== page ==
On 09/06/2013 05:58 PM, Jon Callas wrote:

We know as a mathematical theorem that a block cipher with a back door *is* a public-key system. It is a very, very, very valuable thing, and suggests other mathematical secrets about hitherto unknown ways to make fast, secure public key systems.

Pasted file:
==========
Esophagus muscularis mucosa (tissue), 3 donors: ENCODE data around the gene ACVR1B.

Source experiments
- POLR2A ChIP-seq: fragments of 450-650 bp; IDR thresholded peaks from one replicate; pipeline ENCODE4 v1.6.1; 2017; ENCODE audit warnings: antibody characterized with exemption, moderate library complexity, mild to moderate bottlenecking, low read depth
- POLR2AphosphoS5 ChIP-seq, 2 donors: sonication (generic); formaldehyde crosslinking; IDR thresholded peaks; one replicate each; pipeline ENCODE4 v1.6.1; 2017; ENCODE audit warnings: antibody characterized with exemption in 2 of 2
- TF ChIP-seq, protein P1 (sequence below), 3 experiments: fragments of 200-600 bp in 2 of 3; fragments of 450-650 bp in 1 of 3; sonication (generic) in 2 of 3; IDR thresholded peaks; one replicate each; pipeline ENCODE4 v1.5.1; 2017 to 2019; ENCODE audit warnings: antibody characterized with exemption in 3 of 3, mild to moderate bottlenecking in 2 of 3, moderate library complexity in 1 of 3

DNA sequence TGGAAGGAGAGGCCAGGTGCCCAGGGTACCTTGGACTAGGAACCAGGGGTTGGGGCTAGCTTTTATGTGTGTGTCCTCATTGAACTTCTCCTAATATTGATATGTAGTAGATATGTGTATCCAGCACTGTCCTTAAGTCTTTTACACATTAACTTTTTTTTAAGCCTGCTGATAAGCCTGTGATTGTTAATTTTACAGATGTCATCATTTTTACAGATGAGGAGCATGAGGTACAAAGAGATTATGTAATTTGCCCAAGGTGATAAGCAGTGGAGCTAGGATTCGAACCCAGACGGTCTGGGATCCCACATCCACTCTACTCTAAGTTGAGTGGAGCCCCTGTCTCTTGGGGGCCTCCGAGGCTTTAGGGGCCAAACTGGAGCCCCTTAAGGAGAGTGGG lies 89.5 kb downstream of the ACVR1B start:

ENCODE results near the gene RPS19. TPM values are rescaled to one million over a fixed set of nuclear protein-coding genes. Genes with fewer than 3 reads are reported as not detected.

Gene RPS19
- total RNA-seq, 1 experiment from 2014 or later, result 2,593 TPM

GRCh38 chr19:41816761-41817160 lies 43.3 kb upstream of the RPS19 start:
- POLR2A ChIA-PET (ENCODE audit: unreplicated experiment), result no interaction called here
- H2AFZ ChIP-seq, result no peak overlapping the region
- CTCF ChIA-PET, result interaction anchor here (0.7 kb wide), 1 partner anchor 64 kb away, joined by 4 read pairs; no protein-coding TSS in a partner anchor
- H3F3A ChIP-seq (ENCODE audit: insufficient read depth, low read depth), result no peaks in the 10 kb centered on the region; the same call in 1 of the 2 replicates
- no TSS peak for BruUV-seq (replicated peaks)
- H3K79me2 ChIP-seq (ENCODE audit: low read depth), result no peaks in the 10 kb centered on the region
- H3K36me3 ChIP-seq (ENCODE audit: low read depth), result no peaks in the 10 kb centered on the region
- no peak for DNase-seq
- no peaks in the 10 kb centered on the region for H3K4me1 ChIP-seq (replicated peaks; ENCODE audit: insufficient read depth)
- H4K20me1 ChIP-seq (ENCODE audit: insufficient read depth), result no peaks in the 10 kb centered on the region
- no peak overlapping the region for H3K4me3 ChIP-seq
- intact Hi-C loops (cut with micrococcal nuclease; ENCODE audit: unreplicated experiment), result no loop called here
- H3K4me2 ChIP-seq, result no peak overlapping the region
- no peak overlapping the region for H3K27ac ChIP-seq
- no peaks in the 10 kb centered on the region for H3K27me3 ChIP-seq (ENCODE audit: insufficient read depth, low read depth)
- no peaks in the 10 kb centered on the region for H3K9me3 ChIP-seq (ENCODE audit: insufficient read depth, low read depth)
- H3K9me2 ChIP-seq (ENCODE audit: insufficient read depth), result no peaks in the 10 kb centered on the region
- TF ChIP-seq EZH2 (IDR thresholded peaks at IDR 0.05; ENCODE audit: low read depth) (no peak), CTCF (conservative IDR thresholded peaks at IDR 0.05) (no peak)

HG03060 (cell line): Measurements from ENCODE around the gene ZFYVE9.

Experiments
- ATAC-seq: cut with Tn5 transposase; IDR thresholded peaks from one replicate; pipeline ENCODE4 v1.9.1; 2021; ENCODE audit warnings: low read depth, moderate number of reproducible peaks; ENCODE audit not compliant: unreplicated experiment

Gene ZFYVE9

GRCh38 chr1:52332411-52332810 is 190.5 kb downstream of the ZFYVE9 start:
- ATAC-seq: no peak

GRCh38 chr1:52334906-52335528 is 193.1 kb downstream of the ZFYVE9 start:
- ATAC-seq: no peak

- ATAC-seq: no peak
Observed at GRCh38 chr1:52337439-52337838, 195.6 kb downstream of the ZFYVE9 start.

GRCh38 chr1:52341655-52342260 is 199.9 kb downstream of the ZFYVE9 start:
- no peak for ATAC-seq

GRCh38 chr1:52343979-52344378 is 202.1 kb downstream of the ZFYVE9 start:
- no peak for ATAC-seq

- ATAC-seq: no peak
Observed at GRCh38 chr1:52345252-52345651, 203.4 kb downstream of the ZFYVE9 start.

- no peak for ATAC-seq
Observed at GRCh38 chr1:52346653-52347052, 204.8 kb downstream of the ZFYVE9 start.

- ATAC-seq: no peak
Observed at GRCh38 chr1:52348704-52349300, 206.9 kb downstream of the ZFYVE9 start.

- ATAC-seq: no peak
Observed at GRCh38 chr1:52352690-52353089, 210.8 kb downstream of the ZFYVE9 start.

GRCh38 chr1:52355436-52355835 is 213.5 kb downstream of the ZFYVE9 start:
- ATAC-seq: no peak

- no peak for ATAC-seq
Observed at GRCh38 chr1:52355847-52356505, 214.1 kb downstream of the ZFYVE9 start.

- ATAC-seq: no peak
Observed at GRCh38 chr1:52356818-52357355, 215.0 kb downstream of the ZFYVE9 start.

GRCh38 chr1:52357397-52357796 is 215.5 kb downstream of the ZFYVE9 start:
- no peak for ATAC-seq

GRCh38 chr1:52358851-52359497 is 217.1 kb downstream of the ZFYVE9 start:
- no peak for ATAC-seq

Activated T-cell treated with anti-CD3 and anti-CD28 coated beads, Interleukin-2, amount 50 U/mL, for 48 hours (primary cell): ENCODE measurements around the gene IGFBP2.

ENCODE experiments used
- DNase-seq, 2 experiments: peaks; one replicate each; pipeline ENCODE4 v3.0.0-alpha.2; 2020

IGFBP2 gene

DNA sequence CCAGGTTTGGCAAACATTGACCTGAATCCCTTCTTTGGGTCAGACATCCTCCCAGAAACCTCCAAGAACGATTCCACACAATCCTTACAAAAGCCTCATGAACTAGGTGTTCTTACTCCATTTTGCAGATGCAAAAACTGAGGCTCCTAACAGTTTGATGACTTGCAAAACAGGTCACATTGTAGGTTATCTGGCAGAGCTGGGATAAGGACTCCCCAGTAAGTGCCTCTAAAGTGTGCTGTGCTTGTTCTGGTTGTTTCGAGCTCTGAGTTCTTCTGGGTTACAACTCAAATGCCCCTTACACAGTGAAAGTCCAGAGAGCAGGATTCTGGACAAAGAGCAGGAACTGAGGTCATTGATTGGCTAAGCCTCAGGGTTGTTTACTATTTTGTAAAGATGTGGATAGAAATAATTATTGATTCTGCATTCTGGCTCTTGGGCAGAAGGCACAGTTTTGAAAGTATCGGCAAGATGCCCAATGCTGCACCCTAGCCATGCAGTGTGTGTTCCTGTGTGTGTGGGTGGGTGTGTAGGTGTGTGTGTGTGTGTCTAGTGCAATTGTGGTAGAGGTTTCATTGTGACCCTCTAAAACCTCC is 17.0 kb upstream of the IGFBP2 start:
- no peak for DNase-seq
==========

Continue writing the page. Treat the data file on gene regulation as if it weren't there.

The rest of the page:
I've seen this assertion several times in this thread, but I cannot help thinking that it depends on what *kind* of backdoor you're talking about, because there are some cases in which as a crypto amateur I simply cannot see how the construction of an asymmetric cipher could be accomplished. As an example of a backdoor that doesn't obviously permit an asymmetric-cipher construction, consider a broken cipher that has 128-bit symmetric keys; but one of these keys (which one depends on an IV in some non-obvious way that's known to the attacker) can be used to decrypt any message regardless of the key used to encrypt it. However, it is not a valid encryption key; no matter what you encrypt with it you get the same ciphertext. There's a second key (also known to the attacker, given the IV) which is also an invalid key; it has the property that no matter what you encrypt or decrypt, you get the same result (a sort of hash on the IV). How would someone construct an asymmetric cipher from this? Or is there some mathematical reason why such a beast as the hypothetical broken cipher I describe, could not exist? Bear _______________________________________________ The cryptography mailing list cryptography@metzdowd.com http://www.metzdowd.com/mailman/listinfo/cryptography